There is evidence of trigonella foenum graecum inhibiting Helicobacter Pylori. This is the bacteria in the stomach which causes ulcers. Current research shows some promise in the ability of fenugreek seeds to reduce flatulence and inflammation in the gut. A home remedy for indigestion is to drink a cup of fenugreek tea. As fenugreek is high in fiber, containing 2.7 grams in a a tablespoon, it is sometimes taken to relieve constipation. However, it must be noted that trigonella foenum graecum can cause diarrhoea in high doses, and an alternative source of fiber would be a safer bet.
2. For Dysmenorrhea (Period Pain)
Double-blind clinical trials done in 2013 on 101 women who received fenugreek supplements at doses between 1800-2700mg for the first 3 days of their cycle, showed a reduction in symptoms of dysmenorrhea such as cramps, fatigue and mood swings. However, clinical trials for relieving the symptoms of menopause are less conclusive. As fenugreek contains phytoestrogens, there is speculation that fenugreek also eases menstrual bleeding. Evidence shows that fenugreek can delay the onset of menstruation in high doses, so it is possible that the phytoestrogens in Fenugreek balance out the hormones responsible for menstrual bleeding.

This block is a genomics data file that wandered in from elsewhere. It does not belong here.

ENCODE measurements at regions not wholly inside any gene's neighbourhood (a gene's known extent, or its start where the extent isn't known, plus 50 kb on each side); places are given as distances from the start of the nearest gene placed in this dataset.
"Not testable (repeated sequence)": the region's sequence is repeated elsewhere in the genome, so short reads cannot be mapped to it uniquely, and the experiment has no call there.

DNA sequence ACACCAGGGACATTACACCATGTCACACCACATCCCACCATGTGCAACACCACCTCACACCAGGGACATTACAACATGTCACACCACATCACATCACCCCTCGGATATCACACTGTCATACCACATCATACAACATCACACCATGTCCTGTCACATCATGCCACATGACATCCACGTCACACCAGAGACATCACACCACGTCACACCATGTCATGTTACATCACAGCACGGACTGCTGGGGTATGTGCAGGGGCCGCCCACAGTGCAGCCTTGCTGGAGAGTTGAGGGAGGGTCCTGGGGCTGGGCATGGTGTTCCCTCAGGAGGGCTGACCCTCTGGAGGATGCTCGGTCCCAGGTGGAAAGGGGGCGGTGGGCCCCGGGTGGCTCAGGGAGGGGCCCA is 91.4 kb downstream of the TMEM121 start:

3. For Male Impotence & Libido
Clinical trials with fenugreek seed extract for treating male impotence have shown positive results. There is evidence that fenugreek increases spermatogenesis (the production of sperm) and acts as an aphrodisiac. A three year study carried out in India, on 500 men suffering from erectile dysfunction, showed significant improvement after 12 weeks of therapy with a daily dose of fenugreek extract combined with L-Arginine (an amino acid). The recommended dosage for increased libido is 500-600mg.
4. For Controlling Diabetes